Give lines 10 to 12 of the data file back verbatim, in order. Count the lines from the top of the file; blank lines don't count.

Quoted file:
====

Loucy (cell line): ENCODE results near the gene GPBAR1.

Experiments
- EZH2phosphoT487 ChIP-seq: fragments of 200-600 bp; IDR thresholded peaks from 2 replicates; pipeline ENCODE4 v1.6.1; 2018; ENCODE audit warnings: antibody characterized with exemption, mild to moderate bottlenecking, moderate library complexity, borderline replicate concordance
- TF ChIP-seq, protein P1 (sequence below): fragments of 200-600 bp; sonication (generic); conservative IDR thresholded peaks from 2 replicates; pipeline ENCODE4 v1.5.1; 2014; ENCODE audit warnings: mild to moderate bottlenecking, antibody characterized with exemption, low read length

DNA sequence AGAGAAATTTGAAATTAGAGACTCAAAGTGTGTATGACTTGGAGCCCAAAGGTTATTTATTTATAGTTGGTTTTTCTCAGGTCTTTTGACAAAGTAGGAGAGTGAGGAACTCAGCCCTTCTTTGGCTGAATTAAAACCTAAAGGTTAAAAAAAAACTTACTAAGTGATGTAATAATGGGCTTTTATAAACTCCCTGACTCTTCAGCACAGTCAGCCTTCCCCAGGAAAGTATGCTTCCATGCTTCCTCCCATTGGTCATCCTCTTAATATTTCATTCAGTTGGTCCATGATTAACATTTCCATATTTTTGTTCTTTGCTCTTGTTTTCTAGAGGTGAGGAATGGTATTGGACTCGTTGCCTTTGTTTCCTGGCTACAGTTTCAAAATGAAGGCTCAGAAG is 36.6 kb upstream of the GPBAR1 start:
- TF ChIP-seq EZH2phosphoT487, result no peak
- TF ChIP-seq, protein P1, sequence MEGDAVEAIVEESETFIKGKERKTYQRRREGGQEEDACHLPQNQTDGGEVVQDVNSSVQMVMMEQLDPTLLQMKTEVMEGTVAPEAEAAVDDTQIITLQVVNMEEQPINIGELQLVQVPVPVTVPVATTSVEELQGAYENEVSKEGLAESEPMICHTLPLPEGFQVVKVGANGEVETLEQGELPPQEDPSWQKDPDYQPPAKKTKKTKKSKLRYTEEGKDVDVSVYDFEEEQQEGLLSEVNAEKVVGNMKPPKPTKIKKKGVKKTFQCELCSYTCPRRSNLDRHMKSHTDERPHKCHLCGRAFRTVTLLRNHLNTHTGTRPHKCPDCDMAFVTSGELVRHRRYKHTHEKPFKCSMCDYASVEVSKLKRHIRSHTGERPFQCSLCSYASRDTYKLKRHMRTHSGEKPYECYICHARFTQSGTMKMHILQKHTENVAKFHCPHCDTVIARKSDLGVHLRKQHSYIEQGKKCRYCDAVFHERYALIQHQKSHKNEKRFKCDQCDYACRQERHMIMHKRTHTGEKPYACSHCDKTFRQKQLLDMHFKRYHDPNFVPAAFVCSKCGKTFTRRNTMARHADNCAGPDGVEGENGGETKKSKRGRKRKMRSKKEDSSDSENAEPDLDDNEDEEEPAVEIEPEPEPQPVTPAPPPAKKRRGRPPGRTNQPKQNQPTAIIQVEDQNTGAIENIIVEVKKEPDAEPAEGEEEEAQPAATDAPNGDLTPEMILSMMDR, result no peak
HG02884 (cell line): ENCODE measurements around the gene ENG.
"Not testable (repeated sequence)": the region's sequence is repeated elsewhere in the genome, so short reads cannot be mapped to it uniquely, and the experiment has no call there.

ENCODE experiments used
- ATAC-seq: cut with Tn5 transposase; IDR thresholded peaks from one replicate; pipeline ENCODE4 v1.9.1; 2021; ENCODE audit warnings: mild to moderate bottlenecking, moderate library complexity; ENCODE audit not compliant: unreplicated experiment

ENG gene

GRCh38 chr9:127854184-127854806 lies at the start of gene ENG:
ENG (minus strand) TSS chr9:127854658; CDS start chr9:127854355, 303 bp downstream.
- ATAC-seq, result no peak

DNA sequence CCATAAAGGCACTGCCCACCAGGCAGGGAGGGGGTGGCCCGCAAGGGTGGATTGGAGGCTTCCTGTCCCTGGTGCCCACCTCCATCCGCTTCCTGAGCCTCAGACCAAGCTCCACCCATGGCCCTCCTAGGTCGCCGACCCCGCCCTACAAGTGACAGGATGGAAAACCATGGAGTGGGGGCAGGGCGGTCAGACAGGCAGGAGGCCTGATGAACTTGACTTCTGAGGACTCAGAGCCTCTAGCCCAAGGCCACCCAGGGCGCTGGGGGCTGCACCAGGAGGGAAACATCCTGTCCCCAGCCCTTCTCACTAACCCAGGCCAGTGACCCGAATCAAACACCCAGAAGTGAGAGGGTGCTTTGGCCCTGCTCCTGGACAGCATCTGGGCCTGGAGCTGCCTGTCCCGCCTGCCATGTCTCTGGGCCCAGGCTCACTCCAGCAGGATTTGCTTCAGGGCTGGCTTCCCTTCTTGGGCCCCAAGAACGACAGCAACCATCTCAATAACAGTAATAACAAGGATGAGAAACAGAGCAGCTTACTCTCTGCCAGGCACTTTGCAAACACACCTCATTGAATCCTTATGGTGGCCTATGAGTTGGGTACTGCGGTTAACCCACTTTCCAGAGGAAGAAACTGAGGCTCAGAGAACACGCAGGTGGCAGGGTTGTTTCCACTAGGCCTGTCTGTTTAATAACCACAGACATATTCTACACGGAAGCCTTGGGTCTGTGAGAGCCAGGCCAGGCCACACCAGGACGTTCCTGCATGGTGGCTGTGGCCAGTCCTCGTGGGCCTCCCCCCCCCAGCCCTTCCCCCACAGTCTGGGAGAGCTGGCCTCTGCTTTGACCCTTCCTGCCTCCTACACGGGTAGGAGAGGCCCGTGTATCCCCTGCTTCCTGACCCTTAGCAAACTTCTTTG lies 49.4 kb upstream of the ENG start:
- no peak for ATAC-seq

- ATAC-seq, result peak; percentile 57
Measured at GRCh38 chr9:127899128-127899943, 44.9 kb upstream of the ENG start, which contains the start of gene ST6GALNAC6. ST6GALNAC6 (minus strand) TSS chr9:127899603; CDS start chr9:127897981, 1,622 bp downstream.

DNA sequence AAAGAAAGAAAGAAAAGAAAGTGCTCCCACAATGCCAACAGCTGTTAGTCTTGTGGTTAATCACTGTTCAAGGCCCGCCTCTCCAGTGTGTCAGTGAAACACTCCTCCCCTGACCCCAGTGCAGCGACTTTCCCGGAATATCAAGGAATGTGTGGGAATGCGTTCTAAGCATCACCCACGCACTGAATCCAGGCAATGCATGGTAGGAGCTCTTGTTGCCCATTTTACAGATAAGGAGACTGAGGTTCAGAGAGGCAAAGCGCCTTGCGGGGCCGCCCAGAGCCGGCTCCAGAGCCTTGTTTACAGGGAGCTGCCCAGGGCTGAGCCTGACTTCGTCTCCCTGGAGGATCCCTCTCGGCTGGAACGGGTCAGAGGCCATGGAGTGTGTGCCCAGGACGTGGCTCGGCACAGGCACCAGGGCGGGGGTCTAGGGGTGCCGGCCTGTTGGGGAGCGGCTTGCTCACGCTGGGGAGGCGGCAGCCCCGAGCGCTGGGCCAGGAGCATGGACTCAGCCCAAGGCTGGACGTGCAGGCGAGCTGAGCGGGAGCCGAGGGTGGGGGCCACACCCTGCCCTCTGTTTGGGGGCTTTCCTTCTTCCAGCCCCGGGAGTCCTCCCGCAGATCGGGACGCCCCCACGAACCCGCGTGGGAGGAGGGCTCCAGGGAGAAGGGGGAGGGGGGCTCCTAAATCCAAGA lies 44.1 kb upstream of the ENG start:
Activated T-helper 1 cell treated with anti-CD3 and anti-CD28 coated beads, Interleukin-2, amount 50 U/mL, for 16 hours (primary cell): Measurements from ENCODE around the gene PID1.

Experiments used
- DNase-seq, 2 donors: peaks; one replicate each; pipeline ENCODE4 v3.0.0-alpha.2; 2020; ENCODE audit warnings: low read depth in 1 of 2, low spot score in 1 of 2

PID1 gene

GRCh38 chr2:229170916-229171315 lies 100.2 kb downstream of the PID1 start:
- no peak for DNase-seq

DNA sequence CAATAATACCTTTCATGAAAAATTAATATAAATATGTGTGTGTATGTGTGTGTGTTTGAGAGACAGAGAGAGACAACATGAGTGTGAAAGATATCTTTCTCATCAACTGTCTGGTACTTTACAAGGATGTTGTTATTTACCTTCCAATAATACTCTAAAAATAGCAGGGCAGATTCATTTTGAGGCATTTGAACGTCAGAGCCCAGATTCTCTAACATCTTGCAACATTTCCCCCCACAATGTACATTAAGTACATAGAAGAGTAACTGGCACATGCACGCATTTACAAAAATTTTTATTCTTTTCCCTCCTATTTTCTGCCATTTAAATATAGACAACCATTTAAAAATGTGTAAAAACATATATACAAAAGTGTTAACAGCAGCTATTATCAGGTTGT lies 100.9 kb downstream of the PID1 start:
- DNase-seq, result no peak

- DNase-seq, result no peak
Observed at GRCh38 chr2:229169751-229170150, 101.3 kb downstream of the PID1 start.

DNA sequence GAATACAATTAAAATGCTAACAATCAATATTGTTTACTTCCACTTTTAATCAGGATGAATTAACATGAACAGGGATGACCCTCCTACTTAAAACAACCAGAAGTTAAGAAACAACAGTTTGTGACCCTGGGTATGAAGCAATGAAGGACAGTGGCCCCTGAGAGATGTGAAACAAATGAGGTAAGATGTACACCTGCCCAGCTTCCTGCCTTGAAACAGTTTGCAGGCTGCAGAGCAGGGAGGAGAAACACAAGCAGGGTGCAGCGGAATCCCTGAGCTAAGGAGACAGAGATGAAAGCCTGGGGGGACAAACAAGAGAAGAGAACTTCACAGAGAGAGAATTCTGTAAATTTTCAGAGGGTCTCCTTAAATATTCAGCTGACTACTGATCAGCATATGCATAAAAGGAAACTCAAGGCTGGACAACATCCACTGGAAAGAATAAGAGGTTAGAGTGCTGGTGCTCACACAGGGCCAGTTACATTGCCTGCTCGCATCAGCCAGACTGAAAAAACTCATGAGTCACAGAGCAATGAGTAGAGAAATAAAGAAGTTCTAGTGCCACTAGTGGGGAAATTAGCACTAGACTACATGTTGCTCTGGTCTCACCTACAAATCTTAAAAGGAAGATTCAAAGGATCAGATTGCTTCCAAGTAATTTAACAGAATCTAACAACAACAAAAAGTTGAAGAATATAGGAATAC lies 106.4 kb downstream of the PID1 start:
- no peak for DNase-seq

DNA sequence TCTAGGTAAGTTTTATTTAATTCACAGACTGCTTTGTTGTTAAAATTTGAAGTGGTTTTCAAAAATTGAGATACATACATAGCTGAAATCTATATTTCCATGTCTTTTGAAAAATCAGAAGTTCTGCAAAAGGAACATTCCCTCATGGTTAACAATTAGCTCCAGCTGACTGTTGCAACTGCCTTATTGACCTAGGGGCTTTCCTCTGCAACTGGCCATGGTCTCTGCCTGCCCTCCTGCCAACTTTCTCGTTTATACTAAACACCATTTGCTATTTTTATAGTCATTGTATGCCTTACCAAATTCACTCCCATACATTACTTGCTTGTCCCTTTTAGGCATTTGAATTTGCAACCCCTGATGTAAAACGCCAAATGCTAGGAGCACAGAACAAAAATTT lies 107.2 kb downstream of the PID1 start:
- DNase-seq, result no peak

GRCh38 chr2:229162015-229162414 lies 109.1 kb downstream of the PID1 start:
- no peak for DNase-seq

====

ENCODE experiments used
- ATAC-seq: cut with Tn5 transposase; IDR thresholded peaks from one replicate; pipeline ENCODE4 v1.9.1; 2021; ENCODE audit warnings: mild to moderate bottlenecking, moderate library complexity; ENCODE audit not compliant: unreplicated experiment

ENG gene